Daniel and the king’s dream

During the time of the Babylonian captivity, it is Daniel who interprets King Nebuchadnezzar’s dream. Nebuchadnezzar is critical of the dream interpreters. He states that not only do they have to explain the dream, but they also have to tell him what he dreamed. The dream interpreters, the magicians, enchanters, sorcerers at his court cannot do that. They fear for their lives. Daniel can pass on the dream and its interpretation to the king through divine revelation. Daniel is clear in what he reports to the king: ‘No wise men, enchanters, magicians, nor fortune tellers can reveal to him the mystery that the king wants to understand. But there is a God in heaven who reveals mysteries. He has let King Nebuchadnezzar know what will happen at the end of time. The dream and the visions that came to you in your sleep were these” (Daniel 2:27-28). Then Daniel tells the king what he dreamed and then Daniel interprets the dream.

Dream interpretation by unbeliever

When interpreting dreams, both Joseph and Daniel indicate that the interpretation does not primarily come from themselves, but that the interpretation of a dream comes from God. The Bible also contains a story in which someone who does not believe in the God of Israel interprets a dream. The interpretation of dreams is not reserved for believers. In Judges there is the story of a pagan interpreting a dream. The judge Gideon, who secretly listens in, is encouraged by that explanation (Judges 7: 13-15).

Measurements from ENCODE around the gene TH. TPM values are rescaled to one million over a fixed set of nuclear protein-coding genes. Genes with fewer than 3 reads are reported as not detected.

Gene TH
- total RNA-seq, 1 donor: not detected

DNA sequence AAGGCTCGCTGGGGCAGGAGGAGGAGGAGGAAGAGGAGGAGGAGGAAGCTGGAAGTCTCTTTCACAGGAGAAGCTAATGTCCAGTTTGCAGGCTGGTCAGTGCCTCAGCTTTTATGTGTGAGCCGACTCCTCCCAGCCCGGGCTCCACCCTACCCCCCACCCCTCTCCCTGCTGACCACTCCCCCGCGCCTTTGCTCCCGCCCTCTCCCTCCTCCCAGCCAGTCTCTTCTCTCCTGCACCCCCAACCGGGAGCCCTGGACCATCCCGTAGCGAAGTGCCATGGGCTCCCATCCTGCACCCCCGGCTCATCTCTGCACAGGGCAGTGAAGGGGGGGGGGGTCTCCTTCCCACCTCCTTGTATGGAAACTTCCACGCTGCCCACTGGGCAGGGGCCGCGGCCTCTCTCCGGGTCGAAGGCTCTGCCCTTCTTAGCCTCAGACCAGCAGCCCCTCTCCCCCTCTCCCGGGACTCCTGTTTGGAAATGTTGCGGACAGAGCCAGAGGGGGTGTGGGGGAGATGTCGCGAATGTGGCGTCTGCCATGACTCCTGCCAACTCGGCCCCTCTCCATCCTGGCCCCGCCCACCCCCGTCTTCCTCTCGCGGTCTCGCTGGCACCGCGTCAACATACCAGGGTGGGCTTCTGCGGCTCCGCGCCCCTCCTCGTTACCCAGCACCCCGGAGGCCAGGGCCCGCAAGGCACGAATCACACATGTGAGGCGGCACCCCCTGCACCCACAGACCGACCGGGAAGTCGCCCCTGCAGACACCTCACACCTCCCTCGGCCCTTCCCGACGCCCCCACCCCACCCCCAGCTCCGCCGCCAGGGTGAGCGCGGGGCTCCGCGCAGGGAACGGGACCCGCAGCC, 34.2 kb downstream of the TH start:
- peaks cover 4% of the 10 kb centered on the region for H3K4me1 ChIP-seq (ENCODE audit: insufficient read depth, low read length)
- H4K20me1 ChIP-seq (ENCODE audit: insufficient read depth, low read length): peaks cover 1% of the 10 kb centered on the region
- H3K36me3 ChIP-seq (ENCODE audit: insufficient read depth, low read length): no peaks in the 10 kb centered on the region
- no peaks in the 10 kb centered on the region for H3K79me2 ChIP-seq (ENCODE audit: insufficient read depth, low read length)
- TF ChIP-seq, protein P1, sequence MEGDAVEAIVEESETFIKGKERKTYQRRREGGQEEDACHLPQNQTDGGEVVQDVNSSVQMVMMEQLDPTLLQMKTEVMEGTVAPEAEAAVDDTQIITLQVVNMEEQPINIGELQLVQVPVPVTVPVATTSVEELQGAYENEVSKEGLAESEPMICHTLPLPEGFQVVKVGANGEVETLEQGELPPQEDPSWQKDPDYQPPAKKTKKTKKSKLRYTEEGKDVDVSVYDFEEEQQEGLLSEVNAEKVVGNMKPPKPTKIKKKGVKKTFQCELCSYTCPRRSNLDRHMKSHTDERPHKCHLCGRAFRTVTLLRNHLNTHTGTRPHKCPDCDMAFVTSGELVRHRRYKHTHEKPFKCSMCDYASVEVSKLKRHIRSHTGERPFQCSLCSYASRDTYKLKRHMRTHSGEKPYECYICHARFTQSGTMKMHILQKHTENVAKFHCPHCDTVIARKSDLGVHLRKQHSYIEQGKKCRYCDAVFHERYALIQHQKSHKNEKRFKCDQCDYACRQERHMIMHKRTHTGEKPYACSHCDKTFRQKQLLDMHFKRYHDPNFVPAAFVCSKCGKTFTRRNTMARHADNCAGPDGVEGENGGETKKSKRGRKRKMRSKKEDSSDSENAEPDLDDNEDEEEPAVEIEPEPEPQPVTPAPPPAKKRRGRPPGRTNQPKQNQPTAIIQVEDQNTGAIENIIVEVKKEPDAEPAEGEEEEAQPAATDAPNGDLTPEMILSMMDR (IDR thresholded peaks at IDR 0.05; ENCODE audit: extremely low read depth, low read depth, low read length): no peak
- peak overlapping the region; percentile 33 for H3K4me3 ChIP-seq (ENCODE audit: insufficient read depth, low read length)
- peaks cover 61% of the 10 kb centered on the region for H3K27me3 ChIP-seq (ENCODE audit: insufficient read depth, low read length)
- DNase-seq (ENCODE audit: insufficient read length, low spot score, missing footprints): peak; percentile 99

Dreams in the Gospel of Matthew

It is not only in the Old Testament that God speaks to people through dreams. In the New Testament it is Joseph, Mary’s betrothed, another Joseph, who receives instructions from the Lord through dreams. The evangelist Matthew describes four dreams in which God speaks to Joseph. In the first dream he is instructed to take Mary, who was pregnant, as his wife (Matthew 1:20-25). In the second dream it is made clear to him that he must flee to Egypt with Mary and the baby Jesus (2:13-15). In the third dream he is informed of Herod’s death and that he can return safely to Israel (2:19-20). Then, in a fourth dream, Joseph is warned not to go to Galilee (2:22). In between, the wise men from the East receive a dream with the instruction not to return to Herod (2:12). At the end of Matthew’s Gospel, mention is made of Pilate’s wife who suffered much for Jesus in a dream (Matthew 27:19).

Dreams in the first church of Christ

After the death and resurrection of Jesus, it is not the case that dreams no longer come from God. On the first day of Pentecost, when the Holy Spirit has been poured out, the apostle Peter gives a speech. He explains the outpouring of the Holy Spirit as predicted by the prophet Joel: ‘ What is happening here now has been announced by the prophet Joel: “At the end of the age, says God, I will pour out My Spirit on all people. Then your sons and daughters will prophesy, your young people will see visions, and your old people will see dream visions. Yea, I will pour out my spirit upon all my servants and maidservants at that time, that they may prophesy” (Acts 2:16-18). With the outpouring of the Holy Spirit, old people will see dream visions and young people will see visions. Paul was led by the Spirit of God during his missionary journeys. Sometimes a dream gave him directions where to go. For example, Paul dreamed of a man from Macedonia calling to him, ,Go over to Macedonia and help us!, (Acts 16:9). In the Book of Acts, dreams and visions are a sign that God is present in the church through the Holy Spirit.

read more

  • Joseph’s two dreams (Genesis 37) and their meaning
  • The four dreams of Joseph the husband of Mary (Matthew 1-2)